Abu Dhabi, UAEThursday 17 October 2019

Anuja Chauhan on adapting her book for film, and not 'dumbing characters down for the sake of humour'

Bestselling novelist Chauhan wrote 'The Zoya Factor' in 2006 when she was fed up with advertising

Anuja Chauhan is the author of 'The Zoya Factor', and is one of the most successful fiction writers in India. Courtesy Nayantara Alva
Anuja Chauhan is the author of 'The Zoya Factor', and is one of the most successful fiction writers in India. Courtesy Nayantara Alva

Anuja Chauhan wrote The Zoya Factor in 2006 to “escape the visual medium” – at the time, she was frustrated with advertising. And yet, ironically, it has ended up being her first book adapted for the big screen.

“When you write for the masses, you have to be very careful and safe. It has to appeal to everyone and offend no one. The point of writing the book was to get away from the limitations [of advertising] and be unfiltered,” Chauhan, 48, tells The National.

Read our interview with Dulquer Salmaan about his role in 'The Zoya Factor' here

Chauhan wrote the screenplay for the film to ensure the flavour of the book were retained, but even so, many details were sacrificed to the cutting room floor. “My attempt was to change the dialogues so the lines didn’t feel like they were straight from the book, but also remained true to the original style.”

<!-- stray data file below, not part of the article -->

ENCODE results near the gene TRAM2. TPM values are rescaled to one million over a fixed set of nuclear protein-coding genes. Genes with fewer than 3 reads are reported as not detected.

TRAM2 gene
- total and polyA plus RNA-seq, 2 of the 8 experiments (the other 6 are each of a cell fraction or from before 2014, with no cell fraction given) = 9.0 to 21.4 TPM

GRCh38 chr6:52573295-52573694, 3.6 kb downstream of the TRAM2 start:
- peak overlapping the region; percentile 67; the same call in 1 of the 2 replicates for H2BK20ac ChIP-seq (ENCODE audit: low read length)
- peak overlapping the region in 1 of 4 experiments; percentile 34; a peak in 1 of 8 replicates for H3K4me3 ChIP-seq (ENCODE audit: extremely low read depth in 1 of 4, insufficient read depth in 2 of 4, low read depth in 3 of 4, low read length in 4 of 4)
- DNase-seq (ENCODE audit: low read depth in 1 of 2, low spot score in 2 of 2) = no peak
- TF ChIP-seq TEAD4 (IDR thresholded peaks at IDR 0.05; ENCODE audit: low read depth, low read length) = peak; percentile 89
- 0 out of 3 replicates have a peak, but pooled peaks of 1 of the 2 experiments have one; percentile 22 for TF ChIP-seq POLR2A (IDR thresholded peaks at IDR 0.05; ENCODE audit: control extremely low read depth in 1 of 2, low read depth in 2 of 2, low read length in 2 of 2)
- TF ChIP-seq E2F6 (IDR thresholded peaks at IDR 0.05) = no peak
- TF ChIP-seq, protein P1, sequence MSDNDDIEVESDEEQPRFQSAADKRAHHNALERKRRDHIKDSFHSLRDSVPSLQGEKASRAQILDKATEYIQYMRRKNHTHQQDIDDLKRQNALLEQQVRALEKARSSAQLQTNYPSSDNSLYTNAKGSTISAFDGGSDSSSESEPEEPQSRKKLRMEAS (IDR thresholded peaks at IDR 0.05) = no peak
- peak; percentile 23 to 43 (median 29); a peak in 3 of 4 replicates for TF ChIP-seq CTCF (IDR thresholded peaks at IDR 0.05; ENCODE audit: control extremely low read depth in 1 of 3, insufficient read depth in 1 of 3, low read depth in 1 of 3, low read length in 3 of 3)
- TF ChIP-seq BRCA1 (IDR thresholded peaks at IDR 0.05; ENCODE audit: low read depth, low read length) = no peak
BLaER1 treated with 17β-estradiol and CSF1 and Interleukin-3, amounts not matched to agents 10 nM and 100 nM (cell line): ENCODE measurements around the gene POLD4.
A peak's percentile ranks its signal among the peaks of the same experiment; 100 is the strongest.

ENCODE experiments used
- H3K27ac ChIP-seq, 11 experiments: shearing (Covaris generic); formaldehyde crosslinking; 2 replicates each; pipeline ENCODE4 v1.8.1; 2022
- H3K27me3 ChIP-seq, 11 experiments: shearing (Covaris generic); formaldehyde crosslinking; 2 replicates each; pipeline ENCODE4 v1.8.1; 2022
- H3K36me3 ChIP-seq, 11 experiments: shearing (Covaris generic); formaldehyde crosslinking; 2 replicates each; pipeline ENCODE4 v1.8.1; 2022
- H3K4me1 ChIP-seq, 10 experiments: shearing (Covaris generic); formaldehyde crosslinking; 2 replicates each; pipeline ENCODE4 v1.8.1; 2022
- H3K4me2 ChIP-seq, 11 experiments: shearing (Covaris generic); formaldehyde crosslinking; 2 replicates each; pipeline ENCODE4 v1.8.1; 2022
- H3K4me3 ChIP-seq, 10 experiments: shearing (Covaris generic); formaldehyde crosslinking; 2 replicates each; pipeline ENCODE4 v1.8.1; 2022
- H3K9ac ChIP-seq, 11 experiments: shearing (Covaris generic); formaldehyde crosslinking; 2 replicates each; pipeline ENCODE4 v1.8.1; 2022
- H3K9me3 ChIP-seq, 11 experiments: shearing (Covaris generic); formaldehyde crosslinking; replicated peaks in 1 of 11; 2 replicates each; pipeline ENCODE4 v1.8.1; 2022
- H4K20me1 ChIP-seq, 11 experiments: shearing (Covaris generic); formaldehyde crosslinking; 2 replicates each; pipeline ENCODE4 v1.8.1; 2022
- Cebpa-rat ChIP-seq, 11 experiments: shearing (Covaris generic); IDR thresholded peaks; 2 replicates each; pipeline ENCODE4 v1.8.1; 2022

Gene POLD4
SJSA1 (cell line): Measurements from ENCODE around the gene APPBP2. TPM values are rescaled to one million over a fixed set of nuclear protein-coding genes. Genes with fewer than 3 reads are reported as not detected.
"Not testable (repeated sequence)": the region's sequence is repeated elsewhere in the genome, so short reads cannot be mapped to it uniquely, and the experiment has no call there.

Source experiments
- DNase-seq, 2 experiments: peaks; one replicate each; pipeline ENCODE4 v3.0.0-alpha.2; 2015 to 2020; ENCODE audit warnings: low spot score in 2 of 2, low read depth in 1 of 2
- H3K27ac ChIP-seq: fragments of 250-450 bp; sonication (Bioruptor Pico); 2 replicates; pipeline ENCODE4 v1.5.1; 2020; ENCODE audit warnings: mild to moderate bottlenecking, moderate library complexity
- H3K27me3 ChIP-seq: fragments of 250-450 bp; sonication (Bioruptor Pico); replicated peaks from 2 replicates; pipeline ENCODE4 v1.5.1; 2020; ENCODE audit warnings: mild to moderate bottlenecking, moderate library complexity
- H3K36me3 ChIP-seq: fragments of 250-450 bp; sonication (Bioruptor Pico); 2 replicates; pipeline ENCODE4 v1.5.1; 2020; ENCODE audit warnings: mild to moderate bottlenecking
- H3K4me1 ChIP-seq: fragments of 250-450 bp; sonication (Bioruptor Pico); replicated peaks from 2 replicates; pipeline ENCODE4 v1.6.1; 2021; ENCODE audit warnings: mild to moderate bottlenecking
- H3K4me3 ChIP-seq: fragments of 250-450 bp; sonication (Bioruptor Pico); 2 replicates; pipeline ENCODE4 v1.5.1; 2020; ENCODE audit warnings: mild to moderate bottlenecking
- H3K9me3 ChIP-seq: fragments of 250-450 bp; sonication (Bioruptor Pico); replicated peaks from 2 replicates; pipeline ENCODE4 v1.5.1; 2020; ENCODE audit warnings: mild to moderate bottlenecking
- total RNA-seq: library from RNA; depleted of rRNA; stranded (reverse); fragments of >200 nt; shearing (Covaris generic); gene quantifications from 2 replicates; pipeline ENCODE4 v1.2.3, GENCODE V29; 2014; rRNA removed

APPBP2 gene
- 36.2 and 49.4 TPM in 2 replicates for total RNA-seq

'The Zoya Factor' by Anuja Chauhan
'The Zoya Factor' by Anuja Chauhan

As amenable as Chauhan was to the idea of dropping entire subplots, axing characters and changing key details for the sake of visual expediency, there were occasions when she resisted.

“We did two drafts after Abhishek [Sharma, the director] came to me with his final draft. There were some calls I agreed with – he wanted to follow the trajectory of the World Cup that India would eventually win in 2011, so the audience could relate to it. I thought that was a good call,” says Chauhan.

“But I was worried about others. Like for some reason, they’d really dumbed Zoya down for the sake of humour. She came across as a fool who wasn’t good at her job. And Nikhil was written as very flippant and flirty. The book’s Zoya and Nikhil aren’t that way at all. Thankfully, they took my feedback and changed those parts.”

And finally, there’s the million-dollar-question – is she happy with the final product? “The movie has the soul of the book,” is Chauhan’s only answer.

Updated: September 19, 2019 12:18 PM

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